(Jamaica Gleaner) Oral Nelson, a 32-year-old Jamaican who was charged with double murder shortly after his deportation from the United States of America in August 2019, was released last week from the charges but says the suffering left him traumatized and depressed.
“My exile has seriously affected my 12-year-old daughter, who, to this day, can’t understand why I’m not at home with the family,” said Nelson.
He had gone to the United States in September 2015 as a conditional permanent resident after his wife filed for him.
On May 31, 2018, Nelson says he was at home with his wife and daughter when he was taken into custody by St. Louis City police on suspicion of dealing in narcotics.
After informing the police of his nationality, he was told he had been “seized” and transferred to the custody of the Immigration and Customs Enforcement representatives.
Nelson says he was advised on June 4, 2018, that he did not have status in the USA because his green card expired.
When he appeared before the Immigration Court, a Homeland Security representative mentioned that an arrest warrant for Nelson had been issued in Jamaica.
Nelson was among 60 Jamaicans deported in August last year.
On his arrival, he was taken into custody and subsequently charged with the murders of Barrington Hutchinson and Fabian Tucker. They were shot dead on Henderson Avenue, off Olympic Road, Kingston 11 on June 7, 2015.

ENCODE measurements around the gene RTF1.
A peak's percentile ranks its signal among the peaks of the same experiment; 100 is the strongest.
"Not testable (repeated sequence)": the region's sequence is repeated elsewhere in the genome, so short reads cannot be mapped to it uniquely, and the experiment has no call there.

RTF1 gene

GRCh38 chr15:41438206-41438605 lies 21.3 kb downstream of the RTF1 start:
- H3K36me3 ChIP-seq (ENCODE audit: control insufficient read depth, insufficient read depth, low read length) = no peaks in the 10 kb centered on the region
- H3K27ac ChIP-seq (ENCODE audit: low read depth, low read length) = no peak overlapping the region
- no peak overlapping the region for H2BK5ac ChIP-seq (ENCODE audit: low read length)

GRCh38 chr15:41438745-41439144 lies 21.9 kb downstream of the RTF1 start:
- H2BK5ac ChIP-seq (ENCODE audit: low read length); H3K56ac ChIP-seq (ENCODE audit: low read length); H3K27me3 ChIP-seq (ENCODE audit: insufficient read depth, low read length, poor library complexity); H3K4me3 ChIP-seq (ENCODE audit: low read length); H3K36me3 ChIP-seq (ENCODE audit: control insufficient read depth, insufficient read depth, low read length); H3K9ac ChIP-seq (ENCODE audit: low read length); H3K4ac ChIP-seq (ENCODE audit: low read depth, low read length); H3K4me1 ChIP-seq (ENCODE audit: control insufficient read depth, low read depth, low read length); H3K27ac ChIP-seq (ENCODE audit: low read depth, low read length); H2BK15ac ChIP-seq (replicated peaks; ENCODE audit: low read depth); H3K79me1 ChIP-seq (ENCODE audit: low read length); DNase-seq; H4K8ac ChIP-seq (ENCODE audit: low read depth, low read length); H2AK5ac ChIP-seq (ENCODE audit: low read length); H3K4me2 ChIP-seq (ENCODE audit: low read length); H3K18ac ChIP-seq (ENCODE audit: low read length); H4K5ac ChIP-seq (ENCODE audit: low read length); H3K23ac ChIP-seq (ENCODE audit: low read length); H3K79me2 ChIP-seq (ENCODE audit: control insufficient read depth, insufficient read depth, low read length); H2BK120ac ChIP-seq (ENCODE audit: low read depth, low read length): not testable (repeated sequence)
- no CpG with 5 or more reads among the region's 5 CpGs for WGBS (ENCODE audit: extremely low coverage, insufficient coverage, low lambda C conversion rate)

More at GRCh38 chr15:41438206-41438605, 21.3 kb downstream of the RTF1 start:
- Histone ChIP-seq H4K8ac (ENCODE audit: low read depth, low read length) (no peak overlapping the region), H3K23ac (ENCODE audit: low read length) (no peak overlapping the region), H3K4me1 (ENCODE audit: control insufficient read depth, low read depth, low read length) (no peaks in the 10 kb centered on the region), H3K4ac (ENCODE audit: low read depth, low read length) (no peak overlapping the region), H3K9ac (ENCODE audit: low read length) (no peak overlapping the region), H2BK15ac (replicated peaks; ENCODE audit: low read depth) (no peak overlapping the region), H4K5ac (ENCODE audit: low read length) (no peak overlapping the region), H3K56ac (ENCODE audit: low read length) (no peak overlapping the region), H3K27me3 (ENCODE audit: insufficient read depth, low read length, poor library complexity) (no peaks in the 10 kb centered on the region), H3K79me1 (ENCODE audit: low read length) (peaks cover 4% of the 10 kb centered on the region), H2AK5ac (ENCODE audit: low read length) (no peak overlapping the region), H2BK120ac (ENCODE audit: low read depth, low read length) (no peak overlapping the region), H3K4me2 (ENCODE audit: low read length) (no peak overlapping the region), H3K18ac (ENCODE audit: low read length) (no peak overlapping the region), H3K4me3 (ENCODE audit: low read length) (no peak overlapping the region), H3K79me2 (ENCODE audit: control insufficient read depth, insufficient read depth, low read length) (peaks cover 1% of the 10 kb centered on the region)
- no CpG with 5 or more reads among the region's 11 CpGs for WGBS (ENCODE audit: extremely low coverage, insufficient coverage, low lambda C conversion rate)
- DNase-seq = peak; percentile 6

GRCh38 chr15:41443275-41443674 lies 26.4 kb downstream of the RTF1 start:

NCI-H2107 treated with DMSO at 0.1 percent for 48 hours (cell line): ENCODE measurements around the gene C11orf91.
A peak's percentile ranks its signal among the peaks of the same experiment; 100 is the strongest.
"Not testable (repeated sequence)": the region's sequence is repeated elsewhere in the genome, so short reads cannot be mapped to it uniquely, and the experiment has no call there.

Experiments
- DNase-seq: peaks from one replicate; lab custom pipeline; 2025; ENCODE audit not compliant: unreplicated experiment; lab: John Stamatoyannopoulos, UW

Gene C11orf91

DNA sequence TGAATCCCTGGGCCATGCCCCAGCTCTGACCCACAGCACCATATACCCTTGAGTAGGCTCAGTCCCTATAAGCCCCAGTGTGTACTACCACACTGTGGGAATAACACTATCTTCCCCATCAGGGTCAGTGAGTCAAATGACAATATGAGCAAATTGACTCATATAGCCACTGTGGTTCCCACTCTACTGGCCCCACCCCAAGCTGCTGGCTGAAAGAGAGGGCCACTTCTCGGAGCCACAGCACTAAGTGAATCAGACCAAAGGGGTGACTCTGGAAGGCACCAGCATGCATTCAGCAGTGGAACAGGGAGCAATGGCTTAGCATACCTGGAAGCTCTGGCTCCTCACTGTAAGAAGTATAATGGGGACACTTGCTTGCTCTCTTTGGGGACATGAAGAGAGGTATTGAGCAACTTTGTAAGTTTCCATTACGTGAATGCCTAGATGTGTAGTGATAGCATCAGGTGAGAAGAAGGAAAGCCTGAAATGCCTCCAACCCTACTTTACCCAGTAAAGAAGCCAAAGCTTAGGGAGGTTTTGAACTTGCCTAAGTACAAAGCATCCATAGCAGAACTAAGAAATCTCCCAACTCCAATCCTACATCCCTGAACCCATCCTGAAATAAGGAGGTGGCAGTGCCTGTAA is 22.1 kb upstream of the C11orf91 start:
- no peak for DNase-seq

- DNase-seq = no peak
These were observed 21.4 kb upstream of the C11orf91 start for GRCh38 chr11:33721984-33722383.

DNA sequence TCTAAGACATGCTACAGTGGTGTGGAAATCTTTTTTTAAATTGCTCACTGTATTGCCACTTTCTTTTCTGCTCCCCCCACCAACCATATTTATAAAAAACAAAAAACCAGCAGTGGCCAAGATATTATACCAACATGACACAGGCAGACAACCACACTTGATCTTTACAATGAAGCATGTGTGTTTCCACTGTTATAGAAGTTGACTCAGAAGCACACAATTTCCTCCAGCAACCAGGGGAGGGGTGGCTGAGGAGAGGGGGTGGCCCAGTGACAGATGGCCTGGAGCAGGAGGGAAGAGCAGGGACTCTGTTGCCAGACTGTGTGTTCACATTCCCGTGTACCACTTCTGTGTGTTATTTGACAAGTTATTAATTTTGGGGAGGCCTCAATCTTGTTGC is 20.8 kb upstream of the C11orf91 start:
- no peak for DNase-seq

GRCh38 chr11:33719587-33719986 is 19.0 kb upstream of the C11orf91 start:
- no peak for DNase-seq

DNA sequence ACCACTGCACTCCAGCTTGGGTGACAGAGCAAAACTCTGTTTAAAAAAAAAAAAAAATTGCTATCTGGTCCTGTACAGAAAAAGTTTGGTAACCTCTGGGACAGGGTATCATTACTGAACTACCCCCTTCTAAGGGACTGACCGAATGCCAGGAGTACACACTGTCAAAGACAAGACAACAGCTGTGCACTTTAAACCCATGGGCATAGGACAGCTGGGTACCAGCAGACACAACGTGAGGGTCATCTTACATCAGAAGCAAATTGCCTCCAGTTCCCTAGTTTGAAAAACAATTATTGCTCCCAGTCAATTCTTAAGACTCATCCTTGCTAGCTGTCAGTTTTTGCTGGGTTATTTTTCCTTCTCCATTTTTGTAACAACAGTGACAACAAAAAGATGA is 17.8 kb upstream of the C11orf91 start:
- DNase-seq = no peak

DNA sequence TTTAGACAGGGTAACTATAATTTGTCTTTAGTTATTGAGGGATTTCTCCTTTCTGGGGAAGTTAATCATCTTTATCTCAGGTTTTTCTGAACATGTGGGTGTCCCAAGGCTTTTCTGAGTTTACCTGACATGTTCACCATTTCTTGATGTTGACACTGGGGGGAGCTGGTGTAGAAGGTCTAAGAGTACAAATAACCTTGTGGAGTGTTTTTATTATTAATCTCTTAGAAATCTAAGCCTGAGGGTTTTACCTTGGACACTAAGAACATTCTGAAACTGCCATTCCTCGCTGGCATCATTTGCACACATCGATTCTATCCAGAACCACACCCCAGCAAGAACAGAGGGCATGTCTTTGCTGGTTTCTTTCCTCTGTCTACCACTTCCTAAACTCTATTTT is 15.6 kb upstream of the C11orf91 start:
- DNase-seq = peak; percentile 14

Solicitor-at-law Everton Bird who represented Nelson, said committal proceedings began Oct. 7 this year at Kingston and St Andrew’s Parish Court and were adjourned until November 12.
Bird explained that the chief prosecution witness denied denying the statement presented on defense.
Bird further revealed that the witness made a second statement on November 26 where he noted that the words in the first statement, which had perfect English, were not his words because he did not speak like that, having been brought up in an entire garrison community his life.
In the second statement, the witness said he couldn’t see who shot the men because he was running when he heard the shots.
The parish judge said that upon Nelson’s release, the witness stated explicitly in the second statement that “he could not identify the person’s face.”
Nelson is upset at his refusal to bail and had to spend more than a year in custody before being acquitted.
“It saddens me to know that the police could issue a warrant for my arrest based on hearsay evidence.”
Nelson says he has never been involved in any type of criminal activities in Jamaica or the USA. He added that he was the sole breadwinner of his family and wanted to be reunited with his family.
When asked why he did not renew his residence status, he said that his wife was in the process of renewing it when she was taken into custody.
He explained that as a result of the visit to his home, his wife had been imprisoned and will be released later this month.
He said he had been advised by an immigration lawyer that he can resume the process of extending his permanent residence as soon as his wife is released.
He further said that when he appeared in court in the USA, the judge told him that his return to the country depended on the outcome of the case in Jamaica.
“The justice system has ruined my life because if it wasn’t for hearsay evidence, I wouldn’t have been deported,” Nelson stressed.